Ben Jacklet
Monday, July 27, 2009

For the second month in a row, we are scrambling to revise a story about a great local business that has been harder hit than expected by the continuing recession.

Last month it was Pendleton Woolen Mills, a 100-year old Oregon icon that surprised us by announcing that 45 employees would be laid off as we were preparing to put our August issue to bed. This month it’s a local bank to be named later that has been dealing with hard-nosed FDIC regulators scouring through every record, email and report they could unearth. My conversations with the CEO went from fascinating to ominous over the course of the past several weeks, and we agreed that running a story before the matter is clarified with a formal FDIC report would be unwise for the magazine as well as the bank.

Both of these stories were slotted for our Tactics page, where we explore a company and its leaders, what they are facing and how they are proceeding and why. I’m a big fan of the page, because it strives to dig deeper than the usual business profile by shaving off the fluff and honing in on what is crucial. Unfortunately, more and more of these pieces are reflecting the harsh reality that for many businesses, the over-riding goal for 2009 is simply to remain in business. Our research editor Brandon Sawyer quipped the other day that maybe we should rename the page Survival Tactics.

 
You don't have to go it alone | Print |  Email
Steve Strauss
Friday, July 24, 2009

Out of work, out of benefits, wondering what to do? There are resources that can help you start your own business.

Not surprisingly Ben Jacklet’s blogs regarding which Oregon businesses are hiring have proven to be popular, and for good reason. People need jobs. Indeed, not a few folk who have been out of work for some time are starting to get antsy as the period they can receive unemployment benefits starts to dwindle.

So the time is now to start to think about starting your own small business. It need not be an expensive endeavor, nor a full-time one. Even starting a home-based, part-time venture that brings in a couple of hundred dollars a month can make a difference and is the sort of thing that can grow bigger.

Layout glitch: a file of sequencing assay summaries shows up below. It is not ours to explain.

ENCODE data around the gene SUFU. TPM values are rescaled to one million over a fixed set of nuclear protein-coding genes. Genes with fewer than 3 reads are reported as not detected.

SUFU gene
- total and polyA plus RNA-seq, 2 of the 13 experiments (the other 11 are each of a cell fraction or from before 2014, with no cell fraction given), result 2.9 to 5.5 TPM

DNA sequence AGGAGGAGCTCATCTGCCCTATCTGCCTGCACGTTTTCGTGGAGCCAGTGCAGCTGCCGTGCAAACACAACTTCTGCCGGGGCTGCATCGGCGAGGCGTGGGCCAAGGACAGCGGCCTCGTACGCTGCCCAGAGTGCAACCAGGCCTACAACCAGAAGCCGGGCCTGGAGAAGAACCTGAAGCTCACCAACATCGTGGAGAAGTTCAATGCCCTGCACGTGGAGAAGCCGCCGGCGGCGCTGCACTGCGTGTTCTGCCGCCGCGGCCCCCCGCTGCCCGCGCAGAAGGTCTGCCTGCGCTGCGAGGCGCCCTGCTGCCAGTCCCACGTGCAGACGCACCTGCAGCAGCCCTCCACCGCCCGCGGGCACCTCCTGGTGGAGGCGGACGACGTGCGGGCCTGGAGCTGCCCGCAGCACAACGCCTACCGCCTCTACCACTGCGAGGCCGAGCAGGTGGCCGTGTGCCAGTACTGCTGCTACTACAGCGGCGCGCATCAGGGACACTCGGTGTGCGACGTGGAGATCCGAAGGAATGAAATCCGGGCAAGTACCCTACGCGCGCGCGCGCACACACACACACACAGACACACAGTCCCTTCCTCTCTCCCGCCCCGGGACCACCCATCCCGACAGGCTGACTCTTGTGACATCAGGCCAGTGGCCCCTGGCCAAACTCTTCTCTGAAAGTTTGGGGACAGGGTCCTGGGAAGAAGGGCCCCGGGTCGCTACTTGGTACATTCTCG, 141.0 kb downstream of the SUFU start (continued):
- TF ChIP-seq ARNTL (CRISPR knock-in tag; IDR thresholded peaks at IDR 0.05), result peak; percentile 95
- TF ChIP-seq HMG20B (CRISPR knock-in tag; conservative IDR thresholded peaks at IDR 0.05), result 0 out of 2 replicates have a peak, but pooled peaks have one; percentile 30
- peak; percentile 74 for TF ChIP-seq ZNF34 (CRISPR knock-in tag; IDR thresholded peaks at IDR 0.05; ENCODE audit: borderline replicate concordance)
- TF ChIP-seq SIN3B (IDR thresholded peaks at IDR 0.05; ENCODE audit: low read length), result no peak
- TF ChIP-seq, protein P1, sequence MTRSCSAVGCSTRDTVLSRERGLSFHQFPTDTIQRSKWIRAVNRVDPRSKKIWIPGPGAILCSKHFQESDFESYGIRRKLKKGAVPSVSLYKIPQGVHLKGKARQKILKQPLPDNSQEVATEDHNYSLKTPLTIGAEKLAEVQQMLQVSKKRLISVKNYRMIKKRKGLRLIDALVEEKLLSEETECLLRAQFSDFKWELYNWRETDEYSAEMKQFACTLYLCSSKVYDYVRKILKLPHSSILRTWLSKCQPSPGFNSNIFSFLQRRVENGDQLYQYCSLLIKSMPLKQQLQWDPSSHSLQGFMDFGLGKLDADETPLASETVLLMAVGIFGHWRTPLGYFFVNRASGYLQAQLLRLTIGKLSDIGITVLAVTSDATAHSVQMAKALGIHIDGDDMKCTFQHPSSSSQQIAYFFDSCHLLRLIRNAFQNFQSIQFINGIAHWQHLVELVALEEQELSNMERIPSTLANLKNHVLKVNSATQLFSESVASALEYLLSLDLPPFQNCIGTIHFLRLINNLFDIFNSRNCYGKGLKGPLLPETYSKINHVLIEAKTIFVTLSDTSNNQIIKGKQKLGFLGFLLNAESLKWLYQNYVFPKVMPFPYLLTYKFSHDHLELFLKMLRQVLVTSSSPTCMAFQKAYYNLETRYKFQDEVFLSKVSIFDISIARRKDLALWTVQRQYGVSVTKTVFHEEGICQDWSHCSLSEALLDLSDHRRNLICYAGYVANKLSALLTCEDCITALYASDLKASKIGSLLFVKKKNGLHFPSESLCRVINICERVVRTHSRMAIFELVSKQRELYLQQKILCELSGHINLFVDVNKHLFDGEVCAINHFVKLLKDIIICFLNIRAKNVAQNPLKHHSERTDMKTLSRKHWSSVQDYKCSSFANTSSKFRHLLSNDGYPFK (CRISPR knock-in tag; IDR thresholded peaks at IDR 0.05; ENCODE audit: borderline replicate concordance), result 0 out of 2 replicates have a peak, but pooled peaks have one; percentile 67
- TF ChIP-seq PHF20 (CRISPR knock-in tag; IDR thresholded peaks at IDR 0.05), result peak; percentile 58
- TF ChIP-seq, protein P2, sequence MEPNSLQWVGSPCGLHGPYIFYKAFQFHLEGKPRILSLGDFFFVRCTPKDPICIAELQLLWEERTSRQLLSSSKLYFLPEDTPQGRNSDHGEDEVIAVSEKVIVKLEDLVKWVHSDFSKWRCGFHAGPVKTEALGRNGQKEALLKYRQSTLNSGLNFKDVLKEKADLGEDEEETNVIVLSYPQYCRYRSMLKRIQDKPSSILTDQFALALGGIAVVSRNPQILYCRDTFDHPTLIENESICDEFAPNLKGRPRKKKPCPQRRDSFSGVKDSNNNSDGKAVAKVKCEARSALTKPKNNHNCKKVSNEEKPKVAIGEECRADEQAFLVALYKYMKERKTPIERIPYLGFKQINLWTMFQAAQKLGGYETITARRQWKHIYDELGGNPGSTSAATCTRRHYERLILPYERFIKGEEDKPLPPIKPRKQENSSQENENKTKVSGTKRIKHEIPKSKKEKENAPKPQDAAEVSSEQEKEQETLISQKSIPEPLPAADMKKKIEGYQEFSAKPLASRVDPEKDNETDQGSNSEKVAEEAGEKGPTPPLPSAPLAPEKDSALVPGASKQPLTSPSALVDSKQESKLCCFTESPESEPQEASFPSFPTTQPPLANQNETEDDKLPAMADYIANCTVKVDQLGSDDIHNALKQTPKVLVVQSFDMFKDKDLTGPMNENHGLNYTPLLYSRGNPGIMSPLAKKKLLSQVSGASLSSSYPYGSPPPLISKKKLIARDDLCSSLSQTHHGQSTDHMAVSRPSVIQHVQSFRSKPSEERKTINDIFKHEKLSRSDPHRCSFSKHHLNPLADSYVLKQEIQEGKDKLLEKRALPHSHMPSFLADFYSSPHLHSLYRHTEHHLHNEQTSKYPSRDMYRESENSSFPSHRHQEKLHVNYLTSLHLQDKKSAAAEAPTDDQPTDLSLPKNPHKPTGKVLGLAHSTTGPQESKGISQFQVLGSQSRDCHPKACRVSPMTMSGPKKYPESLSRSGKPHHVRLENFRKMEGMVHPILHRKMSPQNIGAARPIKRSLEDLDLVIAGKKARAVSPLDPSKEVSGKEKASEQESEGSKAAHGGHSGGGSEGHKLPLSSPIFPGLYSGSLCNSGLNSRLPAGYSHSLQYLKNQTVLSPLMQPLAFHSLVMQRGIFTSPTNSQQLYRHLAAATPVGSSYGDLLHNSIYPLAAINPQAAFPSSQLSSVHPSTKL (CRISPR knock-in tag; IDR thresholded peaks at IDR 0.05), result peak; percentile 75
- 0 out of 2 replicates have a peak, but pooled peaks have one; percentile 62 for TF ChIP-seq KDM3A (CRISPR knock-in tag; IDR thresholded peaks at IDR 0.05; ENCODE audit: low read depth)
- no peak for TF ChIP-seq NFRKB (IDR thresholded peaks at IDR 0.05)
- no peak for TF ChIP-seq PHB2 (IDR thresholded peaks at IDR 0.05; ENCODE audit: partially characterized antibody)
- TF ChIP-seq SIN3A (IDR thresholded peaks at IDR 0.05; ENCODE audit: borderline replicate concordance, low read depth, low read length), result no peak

The gift that keeps shrinking | Print |  Email
Ben Jacklet
Wednesday, July 22, 2009

The latest round of job losses at the Portland Tribune comes as little surprise to those of us who launched that paper in 2001.

Managing editor Todd Murphy has quit in frustration after learning about a plan for sizable newsroom cuts that he didn't like. In the end the features section was eliminated, two reporters were laid off and one sportswriter was reassigned to the news section. It could have been much worse, and had Murphy not elected to leave, it probably would have been.

A clumsy approach to management and schizophrenic hiring and firing decisions have been par for the course for years at the Trib, which has been shrinking ever since it started up with a rousing speech from the mayor in Pioneer Square, tons of hype and a large pile of money from the man who was then Oregon’s second wealthiest citizen, Robert Pamplin, Jr.

 
Water, water everywhere | Print |  Email
Robin Doussard
Tuesday, July 21, 2009

Water – who has it, who wants it, who needs it – is an endless fight in Oregon. Skirmishes were fought in this past session, but a bigger battle looms.

A water bill that was passed by the 2009 Legislature awaits the governor’s signature, and two days ago it was reported that an irrigation districts group sees the bill as a "back door that could easily shut down winter withdrawals" from the Columbia River.

Among other things, HB 3369 establishes a lottery-backed fund for water projects and helps the Water Resources Department to keep working on a long-term water strategy. Proponent WaterWatch called it a landmark water policy bill that would protect fish and rivers, and for the first time places statute protections for peak and ecological water flows. Which is what has the irrigators worried. HB 3369 had a long, winding, interesting journey through the Legislature, including bipartisan leadership.

 
Are we more ethical? | Print |  Email
Steve Strauss
Monday, July 20, 2009

I was recently playing racquetball with my friend Rick (I won for once, yeah me!) After we were done Rick asked me if I thought that businesses here are more ethical than in other places.

It got me to thinking about an incident that happened to me a few years back.

I owned a hot tub and wanted to sell it. A buyer came over and asked me whether, if she bought it, she could continue to keep it in my back yard for a month until she had her deck finished. No problem.